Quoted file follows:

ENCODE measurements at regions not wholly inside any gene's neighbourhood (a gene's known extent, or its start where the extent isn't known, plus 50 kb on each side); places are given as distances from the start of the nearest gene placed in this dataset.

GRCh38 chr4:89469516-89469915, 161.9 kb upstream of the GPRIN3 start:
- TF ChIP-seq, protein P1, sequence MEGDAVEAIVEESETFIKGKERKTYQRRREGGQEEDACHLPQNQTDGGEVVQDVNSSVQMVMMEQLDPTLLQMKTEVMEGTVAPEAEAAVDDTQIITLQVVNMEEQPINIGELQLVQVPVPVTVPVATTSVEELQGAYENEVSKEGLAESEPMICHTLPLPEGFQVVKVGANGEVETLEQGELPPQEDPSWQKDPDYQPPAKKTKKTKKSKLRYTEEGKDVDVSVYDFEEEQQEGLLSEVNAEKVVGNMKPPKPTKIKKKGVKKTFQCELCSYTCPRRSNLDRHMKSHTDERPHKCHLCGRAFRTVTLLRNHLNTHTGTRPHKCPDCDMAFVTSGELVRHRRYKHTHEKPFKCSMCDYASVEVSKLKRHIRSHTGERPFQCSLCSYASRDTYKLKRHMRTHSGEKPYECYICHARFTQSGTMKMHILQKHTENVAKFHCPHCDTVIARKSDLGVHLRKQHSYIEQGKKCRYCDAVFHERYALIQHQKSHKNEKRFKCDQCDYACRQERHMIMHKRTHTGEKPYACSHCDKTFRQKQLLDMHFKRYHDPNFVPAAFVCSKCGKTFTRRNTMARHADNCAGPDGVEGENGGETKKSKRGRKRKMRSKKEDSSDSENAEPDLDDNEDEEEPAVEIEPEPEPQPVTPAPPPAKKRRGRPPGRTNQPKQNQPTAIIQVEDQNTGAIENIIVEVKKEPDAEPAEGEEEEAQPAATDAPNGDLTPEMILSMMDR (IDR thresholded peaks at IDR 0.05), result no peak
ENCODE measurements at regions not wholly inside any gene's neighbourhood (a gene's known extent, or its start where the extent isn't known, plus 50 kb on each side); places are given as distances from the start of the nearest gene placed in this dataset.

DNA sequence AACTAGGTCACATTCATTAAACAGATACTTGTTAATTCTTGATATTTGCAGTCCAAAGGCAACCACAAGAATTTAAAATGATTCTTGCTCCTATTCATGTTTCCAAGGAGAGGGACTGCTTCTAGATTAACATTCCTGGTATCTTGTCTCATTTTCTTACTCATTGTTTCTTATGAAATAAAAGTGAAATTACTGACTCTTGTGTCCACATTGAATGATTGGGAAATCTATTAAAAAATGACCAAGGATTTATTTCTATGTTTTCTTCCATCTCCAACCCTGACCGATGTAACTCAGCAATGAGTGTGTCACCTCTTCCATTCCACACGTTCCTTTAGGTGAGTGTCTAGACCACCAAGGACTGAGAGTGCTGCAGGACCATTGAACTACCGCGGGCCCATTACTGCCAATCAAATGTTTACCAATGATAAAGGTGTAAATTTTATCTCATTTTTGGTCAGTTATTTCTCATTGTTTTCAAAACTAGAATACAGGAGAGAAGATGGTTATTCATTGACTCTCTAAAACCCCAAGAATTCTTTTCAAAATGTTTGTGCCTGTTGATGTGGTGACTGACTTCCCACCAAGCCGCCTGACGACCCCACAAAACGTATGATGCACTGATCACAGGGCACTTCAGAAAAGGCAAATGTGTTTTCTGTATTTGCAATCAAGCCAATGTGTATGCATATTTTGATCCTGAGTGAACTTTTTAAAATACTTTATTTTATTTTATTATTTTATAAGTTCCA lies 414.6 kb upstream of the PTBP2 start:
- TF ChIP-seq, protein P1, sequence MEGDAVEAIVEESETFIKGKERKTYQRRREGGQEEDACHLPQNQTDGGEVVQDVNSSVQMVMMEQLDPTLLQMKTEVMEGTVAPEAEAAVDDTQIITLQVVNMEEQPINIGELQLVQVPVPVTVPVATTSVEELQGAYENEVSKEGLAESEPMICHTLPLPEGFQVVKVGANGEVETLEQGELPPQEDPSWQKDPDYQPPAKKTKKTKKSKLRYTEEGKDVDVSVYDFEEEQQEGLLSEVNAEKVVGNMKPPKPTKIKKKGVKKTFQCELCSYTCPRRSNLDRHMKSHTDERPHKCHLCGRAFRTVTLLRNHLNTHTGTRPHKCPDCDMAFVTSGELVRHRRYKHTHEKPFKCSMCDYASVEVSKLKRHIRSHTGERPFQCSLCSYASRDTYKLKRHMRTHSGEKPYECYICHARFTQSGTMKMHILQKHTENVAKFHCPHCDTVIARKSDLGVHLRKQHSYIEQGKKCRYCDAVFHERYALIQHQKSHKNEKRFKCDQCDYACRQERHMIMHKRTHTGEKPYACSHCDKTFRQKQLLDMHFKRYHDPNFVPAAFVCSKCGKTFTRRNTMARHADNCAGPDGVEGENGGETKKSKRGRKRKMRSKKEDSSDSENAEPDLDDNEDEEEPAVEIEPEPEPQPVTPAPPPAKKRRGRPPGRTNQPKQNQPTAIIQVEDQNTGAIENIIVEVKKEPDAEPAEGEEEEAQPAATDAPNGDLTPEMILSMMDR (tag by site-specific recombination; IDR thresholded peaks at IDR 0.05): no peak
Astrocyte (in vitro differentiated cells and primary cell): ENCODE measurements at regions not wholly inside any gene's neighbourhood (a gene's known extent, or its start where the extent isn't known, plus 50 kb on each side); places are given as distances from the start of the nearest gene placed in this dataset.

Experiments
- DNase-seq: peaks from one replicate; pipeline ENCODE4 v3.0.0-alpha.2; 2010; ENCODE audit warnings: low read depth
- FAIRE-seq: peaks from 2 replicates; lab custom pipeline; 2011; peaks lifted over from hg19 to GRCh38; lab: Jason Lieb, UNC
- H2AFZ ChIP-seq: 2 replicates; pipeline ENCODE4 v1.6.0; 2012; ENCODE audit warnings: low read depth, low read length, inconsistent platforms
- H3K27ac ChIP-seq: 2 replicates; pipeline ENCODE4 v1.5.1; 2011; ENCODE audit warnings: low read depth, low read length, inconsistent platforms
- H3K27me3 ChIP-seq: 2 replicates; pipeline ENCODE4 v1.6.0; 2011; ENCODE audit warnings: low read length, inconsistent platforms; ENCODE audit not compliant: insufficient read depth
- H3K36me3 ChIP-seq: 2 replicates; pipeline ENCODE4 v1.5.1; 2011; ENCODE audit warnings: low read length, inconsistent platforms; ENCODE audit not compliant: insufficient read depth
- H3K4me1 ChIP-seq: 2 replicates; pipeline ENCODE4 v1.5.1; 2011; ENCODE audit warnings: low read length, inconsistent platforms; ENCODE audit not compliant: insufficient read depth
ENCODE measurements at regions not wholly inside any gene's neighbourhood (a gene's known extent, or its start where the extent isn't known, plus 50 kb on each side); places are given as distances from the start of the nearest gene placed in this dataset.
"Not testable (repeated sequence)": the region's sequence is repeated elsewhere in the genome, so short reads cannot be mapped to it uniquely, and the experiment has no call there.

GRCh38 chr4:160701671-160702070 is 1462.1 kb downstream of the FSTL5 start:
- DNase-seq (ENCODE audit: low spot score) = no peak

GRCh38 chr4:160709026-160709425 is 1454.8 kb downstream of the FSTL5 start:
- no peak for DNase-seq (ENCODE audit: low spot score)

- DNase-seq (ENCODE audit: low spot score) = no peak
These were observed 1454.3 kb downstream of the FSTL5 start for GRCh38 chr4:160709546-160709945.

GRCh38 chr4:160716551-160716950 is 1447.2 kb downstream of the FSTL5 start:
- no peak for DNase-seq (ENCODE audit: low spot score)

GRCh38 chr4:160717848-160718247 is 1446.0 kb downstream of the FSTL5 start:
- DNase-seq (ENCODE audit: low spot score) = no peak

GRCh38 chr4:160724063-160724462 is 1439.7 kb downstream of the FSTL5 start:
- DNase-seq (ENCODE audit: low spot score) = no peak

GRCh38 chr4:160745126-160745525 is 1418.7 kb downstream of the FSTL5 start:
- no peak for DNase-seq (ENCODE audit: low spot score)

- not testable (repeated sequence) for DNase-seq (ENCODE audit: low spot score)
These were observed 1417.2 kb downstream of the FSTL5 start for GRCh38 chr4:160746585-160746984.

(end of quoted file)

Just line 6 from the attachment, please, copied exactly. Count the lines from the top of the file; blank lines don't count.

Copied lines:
- TF ChIP-seq, protein P1, sequence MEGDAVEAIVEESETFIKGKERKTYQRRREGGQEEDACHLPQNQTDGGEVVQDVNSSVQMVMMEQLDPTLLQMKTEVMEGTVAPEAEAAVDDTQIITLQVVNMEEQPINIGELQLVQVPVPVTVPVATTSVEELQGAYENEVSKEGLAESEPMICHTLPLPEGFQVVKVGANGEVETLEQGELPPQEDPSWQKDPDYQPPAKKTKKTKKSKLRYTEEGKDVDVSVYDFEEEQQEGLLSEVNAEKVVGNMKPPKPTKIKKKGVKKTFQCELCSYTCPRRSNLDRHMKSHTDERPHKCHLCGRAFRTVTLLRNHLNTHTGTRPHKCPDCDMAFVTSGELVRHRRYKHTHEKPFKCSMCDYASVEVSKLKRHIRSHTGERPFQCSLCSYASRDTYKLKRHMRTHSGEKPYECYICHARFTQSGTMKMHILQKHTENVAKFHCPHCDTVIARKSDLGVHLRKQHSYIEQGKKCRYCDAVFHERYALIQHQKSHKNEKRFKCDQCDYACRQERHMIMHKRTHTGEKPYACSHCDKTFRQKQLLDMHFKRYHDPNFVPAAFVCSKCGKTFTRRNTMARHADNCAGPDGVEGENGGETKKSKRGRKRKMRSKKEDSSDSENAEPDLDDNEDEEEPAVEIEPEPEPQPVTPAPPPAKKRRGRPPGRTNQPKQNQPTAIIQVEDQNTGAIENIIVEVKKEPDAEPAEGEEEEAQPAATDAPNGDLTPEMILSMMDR (tag by site-specific recombination; IDR thresholded peaks at IDR 0.05): no peak